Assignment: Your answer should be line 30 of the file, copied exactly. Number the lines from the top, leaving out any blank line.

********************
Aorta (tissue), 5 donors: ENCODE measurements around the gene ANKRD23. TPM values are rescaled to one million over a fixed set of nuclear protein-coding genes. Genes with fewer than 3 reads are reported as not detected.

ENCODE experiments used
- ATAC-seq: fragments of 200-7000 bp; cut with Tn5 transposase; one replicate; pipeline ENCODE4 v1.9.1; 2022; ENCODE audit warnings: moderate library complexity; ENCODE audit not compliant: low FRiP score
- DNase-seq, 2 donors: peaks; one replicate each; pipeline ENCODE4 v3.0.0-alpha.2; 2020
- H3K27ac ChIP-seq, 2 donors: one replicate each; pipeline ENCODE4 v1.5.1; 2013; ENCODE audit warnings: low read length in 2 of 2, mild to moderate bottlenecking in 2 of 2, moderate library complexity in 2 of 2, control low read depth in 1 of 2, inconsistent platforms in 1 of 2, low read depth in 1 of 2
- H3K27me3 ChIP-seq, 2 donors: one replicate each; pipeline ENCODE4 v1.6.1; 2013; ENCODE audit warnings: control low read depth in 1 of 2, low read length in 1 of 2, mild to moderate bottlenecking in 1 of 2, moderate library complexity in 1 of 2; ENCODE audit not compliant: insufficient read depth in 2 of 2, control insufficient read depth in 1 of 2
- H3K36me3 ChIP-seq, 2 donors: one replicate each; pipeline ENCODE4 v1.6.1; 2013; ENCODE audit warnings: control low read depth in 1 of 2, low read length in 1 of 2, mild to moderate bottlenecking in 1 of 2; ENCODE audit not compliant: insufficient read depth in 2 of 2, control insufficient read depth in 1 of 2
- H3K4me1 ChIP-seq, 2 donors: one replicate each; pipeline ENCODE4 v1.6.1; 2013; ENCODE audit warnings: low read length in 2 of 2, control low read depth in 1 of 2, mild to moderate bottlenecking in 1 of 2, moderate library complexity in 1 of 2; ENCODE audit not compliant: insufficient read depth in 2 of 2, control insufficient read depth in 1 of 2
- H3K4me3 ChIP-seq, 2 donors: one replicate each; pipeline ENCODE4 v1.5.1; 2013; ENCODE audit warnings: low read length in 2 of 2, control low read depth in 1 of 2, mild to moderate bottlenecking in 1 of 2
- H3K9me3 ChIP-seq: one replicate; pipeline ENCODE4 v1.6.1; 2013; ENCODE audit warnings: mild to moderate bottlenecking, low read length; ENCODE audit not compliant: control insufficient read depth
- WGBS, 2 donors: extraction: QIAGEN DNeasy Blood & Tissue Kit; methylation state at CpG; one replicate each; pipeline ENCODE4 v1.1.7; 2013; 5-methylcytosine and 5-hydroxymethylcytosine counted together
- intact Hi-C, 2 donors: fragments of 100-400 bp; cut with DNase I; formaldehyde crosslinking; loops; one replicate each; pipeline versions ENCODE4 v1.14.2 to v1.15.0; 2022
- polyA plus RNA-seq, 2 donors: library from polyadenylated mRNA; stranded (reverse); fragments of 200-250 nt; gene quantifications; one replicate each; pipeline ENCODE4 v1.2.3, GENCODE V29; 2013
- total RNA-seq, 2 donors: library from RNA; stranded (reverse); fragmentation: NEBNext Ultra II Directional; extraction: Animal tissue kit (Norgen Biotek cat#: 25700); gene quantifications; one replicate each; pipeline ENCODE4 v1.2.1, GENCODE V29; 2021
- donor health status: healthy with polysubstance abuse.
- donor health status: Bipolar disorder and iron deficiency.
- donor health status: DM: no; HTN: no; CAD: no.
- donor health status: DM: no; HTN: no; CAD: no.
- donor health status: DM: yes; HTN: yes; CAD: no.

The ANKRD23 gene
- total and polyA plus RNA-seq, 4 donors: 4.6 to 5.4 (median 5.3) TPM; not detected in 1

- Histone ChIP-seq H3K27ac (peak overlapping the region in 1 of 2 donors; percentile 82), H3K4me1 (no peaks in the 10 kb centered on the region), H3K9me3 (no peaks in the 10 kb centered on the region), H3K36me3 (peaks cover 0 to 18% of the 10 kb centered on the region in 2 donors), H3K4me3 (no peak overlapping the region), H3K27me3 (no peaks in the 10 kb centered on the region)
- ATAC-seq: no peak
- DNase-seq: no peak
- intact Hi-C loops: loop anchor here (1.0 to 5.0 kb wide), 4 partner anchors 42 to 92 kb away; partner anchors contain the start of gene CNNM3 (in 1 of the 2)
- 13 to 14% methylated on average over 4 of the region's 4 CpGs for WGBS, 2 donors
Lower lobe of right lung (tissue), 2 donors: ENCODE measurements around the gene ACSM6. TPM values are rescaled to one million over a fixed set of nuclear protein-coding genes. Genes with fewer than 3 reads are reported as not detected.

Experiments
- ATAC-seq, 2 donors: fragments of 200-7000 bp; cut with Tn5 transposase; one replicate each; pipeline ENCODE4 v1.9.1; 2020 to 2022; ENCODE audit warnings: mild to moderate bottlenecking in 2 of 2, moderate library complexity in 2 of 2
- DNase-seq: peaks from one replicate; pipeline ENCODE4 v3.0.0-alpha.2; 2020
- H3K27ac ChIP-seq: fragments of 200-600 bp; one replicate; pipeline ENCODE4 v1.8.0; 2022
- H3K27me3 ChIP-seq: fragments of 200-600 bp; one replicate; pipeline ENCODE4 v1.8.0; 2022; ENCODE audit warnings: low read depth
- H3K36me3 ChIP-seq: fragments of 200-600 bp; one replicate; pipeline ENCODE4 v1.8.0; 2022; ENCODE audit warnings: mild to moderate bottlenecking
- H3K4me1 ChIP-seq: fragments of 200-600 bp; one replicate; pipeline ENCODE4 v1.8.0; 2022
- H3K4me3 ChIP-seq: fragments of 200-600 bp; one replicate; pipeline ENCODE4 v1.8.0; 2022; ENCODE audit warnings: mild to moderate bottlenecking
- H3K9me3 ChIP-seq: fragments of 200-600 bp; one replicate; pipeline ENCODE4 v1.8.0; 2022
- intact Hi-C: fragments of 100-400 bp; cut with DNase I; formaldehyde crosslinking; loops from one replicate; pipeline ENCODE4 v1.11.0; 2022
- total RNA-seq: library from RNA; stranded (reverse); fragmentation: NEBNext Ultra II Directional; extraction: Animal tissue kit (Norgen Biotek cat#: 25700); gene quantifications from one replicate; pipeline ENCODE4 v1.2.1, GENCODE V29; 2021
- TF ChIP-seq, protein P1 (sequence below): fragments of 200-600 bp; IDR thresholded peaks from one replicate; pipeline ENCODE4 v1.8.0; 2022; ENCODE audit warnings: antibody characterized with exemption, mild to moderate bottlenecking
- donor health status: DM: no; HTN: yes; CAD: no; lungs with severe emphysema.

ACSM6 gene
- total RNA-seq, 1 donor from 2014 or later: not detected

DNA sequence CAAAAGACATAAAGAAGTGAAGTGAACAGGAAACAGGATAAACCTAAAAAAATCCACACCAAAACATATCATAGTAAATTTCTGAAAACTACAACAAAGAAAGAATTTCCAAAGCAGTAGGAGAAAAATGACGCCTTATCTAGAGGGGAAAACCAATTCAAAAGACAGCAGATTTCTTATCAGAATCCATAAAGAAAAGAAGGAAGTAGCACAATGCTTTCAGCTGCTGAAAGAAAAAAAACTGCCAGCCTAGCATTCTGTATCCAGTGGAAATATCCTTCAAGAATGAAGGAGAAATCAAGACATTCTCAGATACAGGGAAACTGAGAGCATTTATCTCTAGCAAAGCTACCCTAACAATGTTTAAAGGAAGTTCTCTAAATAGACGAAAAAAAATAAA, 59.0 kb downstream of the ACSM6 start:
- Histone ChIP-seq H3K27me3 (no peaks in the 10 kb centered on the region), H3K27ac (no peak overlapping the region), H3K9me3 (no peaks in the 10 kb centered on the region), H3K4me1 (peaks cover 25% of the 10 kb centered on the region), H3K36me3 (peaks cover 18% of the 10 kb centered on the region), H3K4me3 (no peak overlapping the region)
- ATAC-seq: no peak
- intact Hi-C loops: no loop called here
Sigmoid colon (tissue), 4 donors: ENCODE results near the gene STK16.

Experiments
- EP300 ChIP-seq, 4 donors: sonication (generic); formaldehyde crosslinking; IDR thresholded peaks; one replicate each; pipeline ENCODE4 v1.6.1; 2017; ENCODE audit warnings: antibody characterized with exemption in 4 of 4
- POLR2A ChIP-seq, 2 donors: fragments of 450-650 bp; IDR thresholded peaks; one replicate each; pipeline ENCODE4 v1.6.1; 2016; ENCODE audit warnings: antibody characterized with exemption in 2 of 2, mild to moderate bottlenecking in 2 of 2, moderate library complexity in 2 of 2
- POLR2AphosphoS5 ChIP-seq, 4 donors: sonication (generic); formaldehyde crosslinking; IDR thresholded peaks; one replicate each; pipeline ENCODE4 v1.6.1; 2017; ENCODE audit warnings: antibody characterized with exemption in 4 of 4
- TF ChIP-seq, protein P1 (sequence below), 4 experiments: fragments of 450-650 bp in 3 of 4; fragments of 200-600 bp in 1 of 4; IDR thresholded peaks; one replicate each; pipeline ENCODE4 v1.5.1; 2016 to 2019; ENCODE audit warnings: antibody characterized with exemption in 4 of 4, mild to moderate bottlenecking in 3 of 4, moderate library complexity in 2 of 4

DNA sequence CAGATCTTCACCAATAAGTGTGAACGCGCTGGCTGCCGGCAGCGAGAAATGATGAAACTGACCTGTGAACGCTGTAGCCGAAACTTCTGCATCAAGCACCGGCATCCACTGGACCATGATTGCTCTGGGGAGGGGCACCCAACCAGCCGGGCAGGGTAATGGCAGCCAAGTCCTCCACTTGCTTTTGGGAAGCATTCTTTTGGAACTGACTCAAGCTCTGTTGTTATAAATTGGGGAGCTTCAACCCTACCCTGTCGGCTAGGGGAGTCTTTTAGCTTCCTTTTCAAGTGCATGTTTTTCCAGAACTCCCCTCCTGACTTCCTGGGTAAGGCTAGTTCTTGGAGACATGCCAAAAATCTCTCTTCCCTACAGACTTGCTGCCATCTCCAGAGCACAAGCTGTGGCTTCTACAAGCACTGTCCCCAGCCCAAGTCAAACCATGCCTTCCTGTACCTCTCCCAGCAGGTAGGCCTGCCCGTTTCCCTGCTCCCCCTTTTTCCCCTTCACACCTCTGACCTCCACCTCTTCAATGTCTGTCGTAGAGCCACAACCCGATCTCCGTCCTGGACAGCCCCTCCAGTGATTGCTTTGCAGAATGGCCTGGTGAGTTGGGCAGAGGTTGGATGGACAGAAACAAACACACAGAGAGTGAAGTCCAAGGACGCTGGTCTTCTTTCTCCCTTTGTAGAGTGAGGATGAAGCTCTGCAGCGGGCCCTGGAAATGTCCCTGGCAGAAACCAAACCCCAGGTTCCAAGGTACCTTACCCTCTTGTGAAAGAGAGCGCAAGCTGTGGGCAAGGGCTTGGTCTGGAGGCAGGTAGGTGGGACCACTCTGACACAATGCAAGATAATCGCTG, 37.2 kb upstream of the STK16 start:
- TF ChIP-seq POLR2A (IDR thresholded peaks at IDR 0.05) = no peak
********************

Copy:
- DNase-seq: peaks from one replicate; pipeline ENCODE4 v3.0.0-alpha.2; 2020